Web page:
Research Director's Report

19 August 2010


Sakue Yamada

What will happen after the DBD

Right now, the two detector groups are striving to update their detector concepts towards the detailed baseline design (DBD) aimed to be completed in 2012. This includes many activities such as component R&D, integration of the components of detectors and further into the accelerator, and the simulation of performance. I have described that resources are indispensable for these efforts and made requests for support. There is another important point, which has a significant effect to the incentive of the groups to conduct the programme. Detector groups often raise the question of what will happen to the DBDs when they are completed. The question reflects another one, namely how the ILC project will proceed after the present TDR phase. These are questions that inquire about the prospect of the future programme for ILC exceeding my given mandate. Nevertheless I am also very much concerned about them since they strongly affect the morale of the community. It is quite natural for the detector groups to hope that when DBDs are ready to present a good physics case for ILC, they will become useful for the programme to realise the ILC. And this hope gives incentive to them to work hard under the difficult environment. I had the impression the recent meeting of the International Linear Collider Steering Committee (ILCSC) could strengthen such incentive.


Test beam studies like these for detector prototypes are an important factor for the DBD.

It is the enthusiasm of the community that supports and pushes a project from the bottom. The community also wishes that its effort and enthusiasm is rewarded in the future. Once this hope begins to fade, the enthusiasm may shrink rather rapidly. The community is rather fragile and also changeable. We are aware that much of the resources for detector R&D for ILC are obtained by the effort of each participating group. What link them together and strive for the common goal in the ILC detector activity is the hope that ILC will be built and provide an excellent physics opportunity.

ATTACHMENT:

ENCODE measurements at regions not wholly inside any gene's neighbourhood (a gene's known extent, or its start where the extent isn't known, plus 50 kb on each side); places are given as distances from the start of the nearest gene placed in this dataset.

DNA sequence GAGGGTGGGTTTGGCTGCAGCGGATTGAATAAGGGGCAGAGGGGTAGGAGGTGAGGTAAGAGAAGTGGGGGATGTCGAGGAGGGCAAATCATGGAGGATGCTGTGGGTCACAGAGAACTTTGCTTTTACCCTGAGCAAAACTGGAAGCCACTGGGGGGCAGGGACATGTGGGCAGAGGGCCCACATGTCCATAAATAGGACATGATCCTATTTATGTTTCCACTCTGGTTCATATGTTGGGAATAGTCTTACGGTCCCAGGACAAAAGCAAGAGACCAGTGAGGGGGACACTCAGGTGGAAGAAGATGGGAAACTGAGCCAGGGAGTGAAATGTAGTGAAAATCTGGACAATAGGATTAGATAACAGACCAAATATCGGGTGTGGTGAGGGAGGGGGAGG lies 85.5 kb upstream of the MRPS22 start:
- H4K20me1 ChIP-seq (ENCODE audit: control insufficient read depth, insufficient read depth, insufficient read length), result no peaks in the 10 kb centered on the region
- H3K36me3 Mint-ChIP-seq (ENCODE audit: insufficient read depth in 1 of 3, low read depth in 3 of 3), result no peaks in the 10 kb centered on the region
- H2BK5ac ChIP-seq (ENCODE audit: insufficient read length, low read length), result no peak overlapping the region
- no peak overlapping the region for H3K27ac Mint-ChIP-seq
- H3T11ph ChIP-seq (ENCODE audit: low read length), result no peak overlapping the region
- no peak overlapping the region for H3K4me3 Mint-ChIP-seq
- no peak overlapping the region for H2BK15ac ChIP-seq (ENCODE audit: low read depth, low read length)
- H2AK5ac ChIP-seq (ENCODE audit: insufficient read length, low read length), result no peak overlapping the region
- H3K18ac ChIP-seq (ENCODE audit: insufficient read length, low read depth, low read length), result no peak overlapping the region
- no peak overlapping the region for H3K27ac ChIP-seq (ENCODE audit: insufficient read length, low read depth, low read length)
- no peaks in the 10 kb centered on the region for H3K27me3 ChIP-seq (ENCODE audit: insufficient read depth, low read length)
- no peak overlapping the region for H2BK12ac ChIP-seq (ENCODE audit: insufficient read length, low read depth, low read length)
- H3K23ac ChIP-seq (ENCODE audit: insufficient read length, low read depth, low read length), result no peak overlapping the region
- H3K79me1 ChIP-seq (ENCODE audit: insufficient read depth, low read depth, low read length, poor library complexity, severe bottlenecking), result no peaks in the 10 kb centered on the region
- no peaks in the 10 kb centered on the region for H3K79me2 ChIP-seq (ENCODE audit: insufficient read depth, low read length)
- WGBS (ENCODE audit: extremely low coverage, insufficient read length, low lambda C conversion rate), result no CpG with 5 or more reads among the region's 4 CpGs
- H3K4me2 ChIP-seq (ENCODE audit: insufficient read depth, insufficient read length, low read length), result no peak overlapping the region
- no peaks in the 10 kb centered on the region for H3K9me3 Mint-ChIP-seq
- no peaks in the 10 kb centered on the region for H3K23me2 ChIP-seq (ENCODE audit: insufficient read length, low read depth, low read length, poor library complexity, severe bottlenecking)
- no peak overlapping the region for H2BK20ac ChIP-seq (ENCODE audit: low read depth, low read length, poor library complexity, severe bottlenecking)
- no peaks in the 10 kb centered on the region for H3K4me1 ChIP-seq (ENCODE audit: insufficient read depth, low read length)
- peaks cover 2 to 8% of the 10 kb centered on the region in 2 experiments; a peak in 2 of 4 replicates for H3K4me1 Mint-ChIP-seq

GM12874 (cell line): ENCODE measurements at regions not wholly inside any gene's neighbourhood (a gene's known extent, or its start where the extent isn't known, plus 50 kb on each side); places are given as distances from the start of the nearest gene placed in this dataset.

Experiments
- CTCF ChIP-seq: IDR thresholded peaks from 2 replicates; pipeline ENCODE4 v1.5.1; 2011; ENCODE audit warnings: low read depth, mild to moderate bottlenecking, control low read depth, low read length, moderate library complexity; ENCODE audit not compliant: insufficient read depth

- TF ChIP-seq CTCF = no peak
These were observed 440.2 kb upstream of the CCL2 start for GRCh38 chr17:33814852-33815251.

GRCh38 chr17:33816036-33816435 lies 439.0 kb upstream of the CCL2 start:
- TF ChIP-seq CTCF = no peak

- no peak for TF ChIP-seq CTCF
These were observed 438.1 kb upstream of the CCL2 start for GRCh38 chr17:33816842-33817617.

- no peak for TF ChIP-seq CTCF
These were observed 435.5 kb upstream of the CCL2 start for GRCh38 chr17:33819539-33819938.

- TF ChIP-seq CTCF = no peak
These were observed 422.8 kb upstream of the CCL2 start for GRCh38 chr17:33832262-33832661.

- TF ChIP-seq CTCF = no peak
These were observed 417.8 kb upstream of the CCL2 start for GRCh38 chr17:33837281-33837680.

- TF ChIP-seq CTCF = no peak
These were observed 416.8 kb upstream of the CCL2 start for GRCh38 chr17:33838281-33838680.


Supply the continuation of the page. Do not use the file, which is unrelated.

We are in the middle of the so-called LOI process towards the DBD with a clear time table. When the present goal is reached, we will tackle the next step. There will be R&D programmes and refinements of simulations remaining after the DBDs are completed. The ILC will require many steps before it can be proposed for construction. Nevertheless some concrete ways to approach the final goal should be planned so that we can proceed into a new stage with a certain prospect for building the real machine.

I was encouraged very much to learn that the ILCSC seriously considers the next step for the post TDR phase. The last ILCSC meeting during ICHEP in Paris seemed to indicate a clear move for a step forward by discussing possible ways. While it may take more time to come to a conclusion, I hope the notion of such move will encourage the detector community substantially when the details of the discussions are made public. I wish the community also participates in the considerations how to establish the path towards the final goal. This gives the community good chance to make their elaborated DBD more significant.

-- Sakue Yamada